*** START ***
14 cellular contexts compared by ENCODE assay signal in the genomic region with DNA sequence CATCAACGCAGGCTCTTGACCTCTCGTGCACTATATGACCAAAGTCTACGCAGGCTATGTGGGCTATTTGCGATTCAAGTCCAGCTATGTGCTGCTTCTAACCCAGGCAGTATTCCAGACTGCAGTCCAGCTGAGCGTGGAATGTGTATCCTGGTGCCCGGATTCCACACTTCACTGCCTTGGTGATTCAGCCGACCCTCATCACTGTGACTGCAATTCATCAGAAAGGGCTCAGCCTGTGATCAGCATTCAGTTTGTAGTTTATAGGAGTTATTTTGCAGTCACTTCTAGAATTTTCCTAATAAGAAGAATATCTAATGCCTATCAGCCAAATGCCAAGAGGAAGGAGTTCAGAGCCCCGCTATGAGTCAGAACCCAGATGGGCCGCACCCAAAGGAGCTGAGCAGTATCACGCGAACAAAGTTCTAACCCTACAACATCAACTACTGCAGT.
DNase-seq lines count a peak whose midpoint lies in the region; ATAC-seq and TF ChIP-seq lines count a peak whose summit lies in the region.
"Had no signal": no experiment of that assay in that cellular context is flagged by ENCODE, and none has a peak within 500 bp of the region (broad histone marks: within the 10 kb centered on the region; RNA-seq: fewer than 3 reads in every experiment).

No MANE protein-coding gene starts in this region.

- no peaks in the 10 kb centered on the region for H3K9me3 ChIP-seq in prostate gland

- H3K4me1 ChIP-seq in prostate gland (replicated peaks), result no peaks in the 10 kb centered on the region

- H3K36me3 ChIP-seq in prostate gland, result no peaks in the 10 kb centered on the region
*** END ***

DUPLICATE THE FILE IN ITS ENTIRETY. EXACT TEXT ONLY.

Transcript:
14 cellular contexts compared by ENCODE assay signal in the genomic region with DNA sequence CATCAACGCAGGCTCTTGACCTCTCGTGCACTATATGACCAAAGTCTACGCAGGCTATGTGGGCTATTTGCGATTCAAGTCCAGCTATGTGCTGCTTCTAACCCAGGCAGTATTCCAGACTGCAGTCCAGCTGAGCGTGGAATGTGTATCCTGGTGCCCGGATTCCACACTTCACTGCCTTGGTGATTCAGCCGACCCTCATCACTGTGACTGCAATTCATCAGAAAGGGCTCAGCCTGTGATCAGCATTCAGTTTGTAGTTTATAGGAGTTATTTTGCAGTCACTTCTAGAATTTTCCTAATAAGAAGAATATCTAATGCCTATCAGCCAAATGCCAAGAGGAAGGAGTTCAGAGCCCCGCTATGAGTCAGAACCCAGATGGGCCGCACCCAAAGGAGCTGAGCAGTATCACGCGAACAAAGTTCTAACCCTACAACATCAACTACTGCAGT.
DNase-seq lines count a peak whose midpoint lies in the region; ATAC-seq and TF ChIP-seq lines count a peak whose summit lies in the region.
"Had no signal": no experiment of that assay in that cellular context is flagged by ENCODE, and none has a peak within 500 bp of the region (broad histone marks: within the 10 kb centered on the region; RNA-seq: fewer than 3 reads in every experiment).

No MANE protein-coding gene starts in this region.

- no peaks in the 10 kb centered on the region for H3K9me3 ChIP-seq in prostate gland

- H3K4me1 ChIP-seq in prostate gland (replicated peaks), result no peaks in the 10 kb centered on the region

- H3K36me3 ChIP-seq in prostate gland, result no peaks in the 10 kb centered on the region